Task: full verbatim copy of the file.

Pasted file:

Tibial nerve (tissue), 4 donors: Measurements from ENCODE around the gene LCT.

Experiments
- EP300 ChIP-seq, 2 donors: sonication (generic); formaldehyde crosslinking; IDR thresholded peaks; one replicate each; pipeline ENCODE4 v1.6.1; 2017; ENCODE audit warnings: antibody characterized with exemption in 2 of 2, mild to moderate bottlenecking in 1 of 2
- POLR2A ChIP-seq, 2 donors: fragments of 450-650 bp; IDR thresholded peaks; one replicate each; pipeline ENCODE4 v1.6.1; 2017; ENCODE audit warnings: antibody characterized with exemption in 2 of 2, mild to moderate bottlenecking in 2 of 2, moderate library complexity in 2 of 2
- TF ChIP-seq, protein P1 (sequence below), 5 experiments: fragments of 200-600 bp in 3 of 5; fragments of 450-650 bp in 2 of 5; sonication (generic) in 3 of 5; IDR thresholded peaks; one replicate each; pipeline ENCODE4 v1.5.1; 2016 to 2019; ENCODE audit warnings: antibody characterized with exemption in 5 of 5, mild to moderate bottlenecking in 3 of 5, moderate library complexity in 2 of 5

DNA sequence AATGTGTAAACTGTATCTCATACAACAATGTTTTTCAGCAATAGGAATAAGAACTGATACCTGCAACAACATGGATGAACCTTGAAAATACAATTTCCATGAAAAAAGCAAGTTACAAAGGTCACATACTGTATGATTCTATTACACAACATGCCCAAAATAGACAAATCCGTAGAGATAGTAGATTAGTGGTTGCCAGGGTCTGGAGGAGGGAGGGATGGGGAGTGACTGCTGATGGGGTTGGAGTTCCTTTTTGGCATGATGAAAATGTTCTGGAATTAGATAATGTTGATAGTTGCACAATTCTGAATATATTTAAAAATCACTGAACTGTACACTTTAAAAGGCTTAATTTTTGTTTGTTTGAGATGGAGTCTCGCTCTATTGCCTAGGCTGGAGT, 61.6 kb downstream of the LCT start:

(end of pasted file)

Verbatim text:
Tibial nerve (tissue), 4 donors: Measurements from ENCODE around the gene LCT.

Experiments
- EP300 ChIP-seq, 2 donors: sonication (generic); formaldehyde crosslinking; IDR thresholded peaks; one replicate each; pipeline ENCODE4 v1.6.1; 2017; ENCODE audit warnings: antibody characterized with exemption in 2 of 2, mild to moderate bottlenecking in 1 of 2
- POLR2A ChIP-seq, 2 donors: fragments of 450-650 bp; IDR thresholded peaks; one replicate each; pipeline ENCODE4 v1.6.1; 2017; ENCODE audit warnings: antibody characterized with exemption in 2 of 2, mild to moderate bottlenecking in 2 of 2, moderate library complexity in 2 of 2
- TF ChIP-seq, protein P1 (sequence below), 5 experiments: fragments of 200-600 bp in 3 of 5; fragments of 450-650 bp in 2 of 5; sonication (generic) in 3 of 5; IDR thresholded peaks; one replicate each; pipeline ENCODE4 v1.5.1; 2016 to 2019; ENCODE audit warnings: antibody characterized with exemption in 5 of 5, mild to moderate bottlenecking in 3 of 5, moderate library complexity in 2 of 5

DNA sequence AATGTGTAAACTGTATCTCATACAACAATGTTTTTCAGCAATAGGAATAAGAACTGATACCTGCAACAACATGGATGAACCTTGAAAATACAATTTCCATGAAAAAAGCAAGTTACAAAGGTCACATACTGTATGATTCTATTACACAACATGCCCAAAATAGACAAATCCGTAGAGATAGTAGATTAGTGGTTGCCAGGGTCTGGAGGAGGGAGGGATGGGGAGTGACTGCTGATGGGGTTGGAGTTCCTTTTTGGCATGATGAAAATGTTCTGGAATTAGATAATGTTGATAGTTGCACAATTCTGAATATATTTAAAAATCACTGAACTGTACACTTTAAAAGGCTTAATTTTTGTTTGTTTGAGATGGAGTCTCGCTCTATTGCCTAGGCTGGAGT, 61.6 kb downstream of the LCT start: